Author Topic: How to find good pairs?  (Read 2712 times)

damiano

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How to find good pairs?
« on: July 23, 2013, 03:41:54 am »
Hello,
First of all many congratulations for this awesome tool. I have started few months ago with PairTrading but i never found a tool like this. Thank you.

WIth this thread I would like to understand how can I find good pairs to trade.

I did this backtest (https://www.pairtradinglab.com/backtests/Ue2TfX6MxWBuvmrH) their prices seem move togheter but the ratio does not look so good to me, so my questions are:

1. How to find good ratios? (stable, ranging ratios)

2. Looking at the plot I see you started from 2008, it is to much data i think, how many daily periods do you use to calculate the regression coefficients?

3. Which tests do you do to understand if a pair is good to trade? (with good i mean stable/ranging),

4. Maybe is it useful to test for structural breaks in ratio?

Thank you in advance!
« Last Edit: July 23, 2013, 04:00:29 am by damiano »

admin

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Re: How to find good pairs?
« Reply #1 on: July 23, 2013, 09:32:13 am »
I have inspected your pair GLD-GOLD. I agree with you that prices seem to move together quite nicely, also the correlation is fine, but the pair is not "robust enough" and does not work fine for all model parameters especially in the recent period. The biggest flaw of this pair is the instability and ugly equity curve for most settings
.
This is the whole study for your pair:
https://www.pairtradinglab.com/studies/Ue6CFUo_8rudxyHB

So you can see, it is not profitable for all model settings (some points are below zero, at least for the ratio model).

Apparently, residual model works better for this pair, there are even settings exhibiting nice profit:
https://www.pairtradinglab.com/backtests/Ue6COpUMoBh7YGm1

But I would probably not really trade this pair for reasons stated above. Apparently the contegration is diminishing from time to time. This pair could be better to trade in triplet (3 stocks), but my website currently does not provide tools to test triplets.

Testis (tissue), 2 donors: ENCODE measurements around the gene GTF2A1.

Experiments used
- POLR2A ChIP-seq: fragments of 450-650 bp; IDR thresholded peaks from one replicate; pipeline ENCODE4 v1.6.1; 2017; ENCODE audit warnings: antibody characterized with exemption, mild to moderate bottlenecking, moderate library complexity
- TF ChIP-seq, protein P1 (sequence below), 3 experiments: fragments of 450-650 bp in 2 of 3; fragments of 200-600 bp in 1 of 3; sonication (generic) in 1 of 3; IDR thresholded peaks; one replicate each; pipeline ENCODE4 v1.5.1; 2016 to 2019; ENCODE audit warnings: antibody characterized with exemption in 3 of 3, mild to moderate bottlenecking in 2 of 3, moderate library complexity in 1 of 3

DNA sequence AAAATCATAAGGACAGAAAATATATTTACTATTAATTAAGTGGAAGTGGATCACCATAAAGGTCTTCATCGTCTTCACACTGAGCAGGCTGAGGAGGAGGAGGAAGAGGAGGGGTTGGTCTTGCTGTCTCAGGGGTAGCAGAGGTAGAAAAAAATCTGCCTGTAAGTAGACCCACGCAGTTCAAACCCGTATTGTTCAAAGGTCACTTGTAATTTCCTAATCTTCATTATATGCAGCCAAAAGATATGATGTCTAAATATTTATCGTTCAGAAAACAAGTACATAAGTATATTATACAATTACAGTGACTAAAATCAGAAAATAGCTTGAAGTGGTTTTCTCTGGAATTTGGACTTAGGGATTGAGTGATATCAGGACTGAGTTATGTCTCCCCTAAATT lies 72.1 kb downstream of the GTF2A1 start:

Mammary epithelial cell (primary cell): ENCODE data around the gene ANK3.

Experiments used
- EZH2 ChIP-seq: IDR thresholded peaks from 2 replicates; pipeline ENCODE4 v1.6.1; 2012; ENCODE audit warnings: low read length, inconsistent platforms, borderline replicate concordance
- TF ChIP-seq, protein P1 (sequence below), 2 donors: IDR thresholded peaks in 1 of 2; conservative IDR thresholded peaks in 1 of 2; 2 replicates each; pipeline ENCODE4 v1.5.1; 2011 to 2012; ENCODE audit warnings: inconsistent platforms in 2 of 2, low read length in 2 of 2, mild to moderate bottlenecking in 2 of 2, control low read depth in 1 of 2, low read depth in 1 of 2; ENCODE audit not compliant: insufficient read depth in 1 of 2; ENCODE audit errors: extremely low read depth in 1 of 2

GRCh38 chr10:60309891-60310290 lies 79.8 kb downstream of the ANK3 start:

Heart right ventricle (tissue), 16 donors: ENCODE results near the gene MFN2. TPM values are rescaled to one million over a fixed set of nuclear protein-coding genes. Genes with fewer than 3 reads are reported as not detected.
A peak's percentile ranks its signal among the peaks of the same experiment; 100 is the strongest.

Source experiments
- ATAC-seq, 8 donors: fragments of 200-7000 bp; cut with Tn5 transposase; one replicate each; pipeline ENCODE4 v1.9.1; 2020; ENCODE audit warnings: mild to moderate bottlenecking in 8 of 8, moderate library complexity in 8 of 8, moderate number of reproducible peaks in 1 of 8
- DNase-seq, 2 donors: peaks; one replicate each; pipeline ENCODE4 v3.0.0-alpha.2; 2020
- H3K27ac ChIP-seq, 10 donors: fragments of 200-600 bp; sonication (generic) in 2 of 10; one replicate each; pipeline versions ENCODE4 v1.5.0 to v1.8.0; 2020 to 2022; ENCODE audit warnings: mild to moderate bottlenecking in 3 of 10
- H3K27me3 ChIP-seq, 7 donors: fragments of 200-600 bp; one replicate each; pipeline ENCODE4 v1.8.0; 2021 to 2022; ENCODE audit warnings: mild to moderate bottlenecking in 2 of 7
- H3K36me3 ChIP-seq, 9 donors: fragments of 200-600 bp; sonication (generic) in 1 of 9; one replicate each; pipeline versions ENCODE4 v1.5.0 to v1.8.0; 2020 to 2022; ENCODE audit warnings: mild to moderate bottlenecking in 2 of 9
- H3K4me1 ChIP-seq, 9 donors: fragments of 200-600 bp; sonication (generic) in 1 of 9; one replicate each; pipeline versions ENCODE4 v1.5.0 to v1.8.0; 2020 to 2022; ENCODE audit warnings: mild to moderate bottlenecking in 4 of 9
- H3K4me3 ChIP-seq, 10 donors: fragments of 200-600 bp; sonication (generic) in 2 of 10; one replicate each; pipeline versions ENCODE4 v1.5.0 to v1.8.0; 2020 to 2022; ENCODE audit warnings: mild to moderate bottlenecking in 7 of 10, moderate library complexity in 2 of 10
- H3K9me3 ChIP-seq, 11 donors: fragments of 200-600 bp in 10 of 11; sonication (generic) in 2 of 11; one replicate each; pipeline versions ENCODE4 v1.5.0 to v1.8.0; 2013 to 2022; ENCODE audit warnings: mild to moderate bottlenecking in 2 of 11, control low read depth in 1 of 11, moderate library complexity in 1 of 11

Now to your questions:
Quote
1. How to find good ratios? (stable, ranging ratios)
I suggest not to look to ratios in the first place. Look for the good pairs (not all pair trading models work with ratio). My biggest criteria is sufficient profit on sufficient period of historical data across the whole model settings space + nice linear equity curve + significant positive correlation.

Check this pair for instance:
https://www.pairtradinglab.com/studies/Ue6BnKo9k65ntnOq

Check this tutorial too (not complete, but may be useful already):
https://forum.pairtradinglab.com/index.php/topic,7.0.html

Quote
2. Looking at the plot I see you started from 2008, it is to much data i think, how many daily periods do you use to calculate the regression coefficients?

Ratio model you used does not work with regression. Ratio is simply calculated as Price1/Price2. Also, you can choose your own time period for the backtest.
In Residual model, linear regression is used (floating window), you can choose the linear regression period.

Quote
3. Which tests do you do to understand if a pair is good to trade? (with good i mean stable/ranging)

Same answer as for #1.

Quote
4. Maybe is it useful to test for structural breaks in ratio?

Not sure what do you mean, can you explain?

damiano

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Re: How to find good pairs?
« Reply #2 on: July 23, 2013, 02:03:23 pm »
Hello, thank you for your fast reply and expanation.
I still have two questions:

1. What is Z-Score? https://www.pairtradinglab.com/backtests/Ue6COpUMoBh7YGm1

2. Why are you calculating the ratio using STOCK1 / STOCK2 instead of their returns ?

Thank you!
« Last Edit: July 23, 2013, 02:09:47 pm by damiano »

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Re: How to find good pairs?
« Reply #3 on: July 25, 2013, 05:50:35 am »
1. Z-Score is always calculated as spread/standard deviation.....if Z-Score is 0, the pair is currently in its mean with no profit potential, if Z-Score is 2 it means the pair is currently two standard deviations from the "mean"

- in Ratio model, spread is calculated as R-MA (R is P1/P2, MA is the moving average of ratios)...standard deviation is calculated from ratio series
- in Residual model, spread is equal to the residuals of the linear regression between P1 and P2 series

2. No particular reason :) This is the simplest method, there are also different approaches (like log(P1)-log(P2))...using P1/P2 is the most used concept used by other pair traders (together with P1-P2, which we don't use)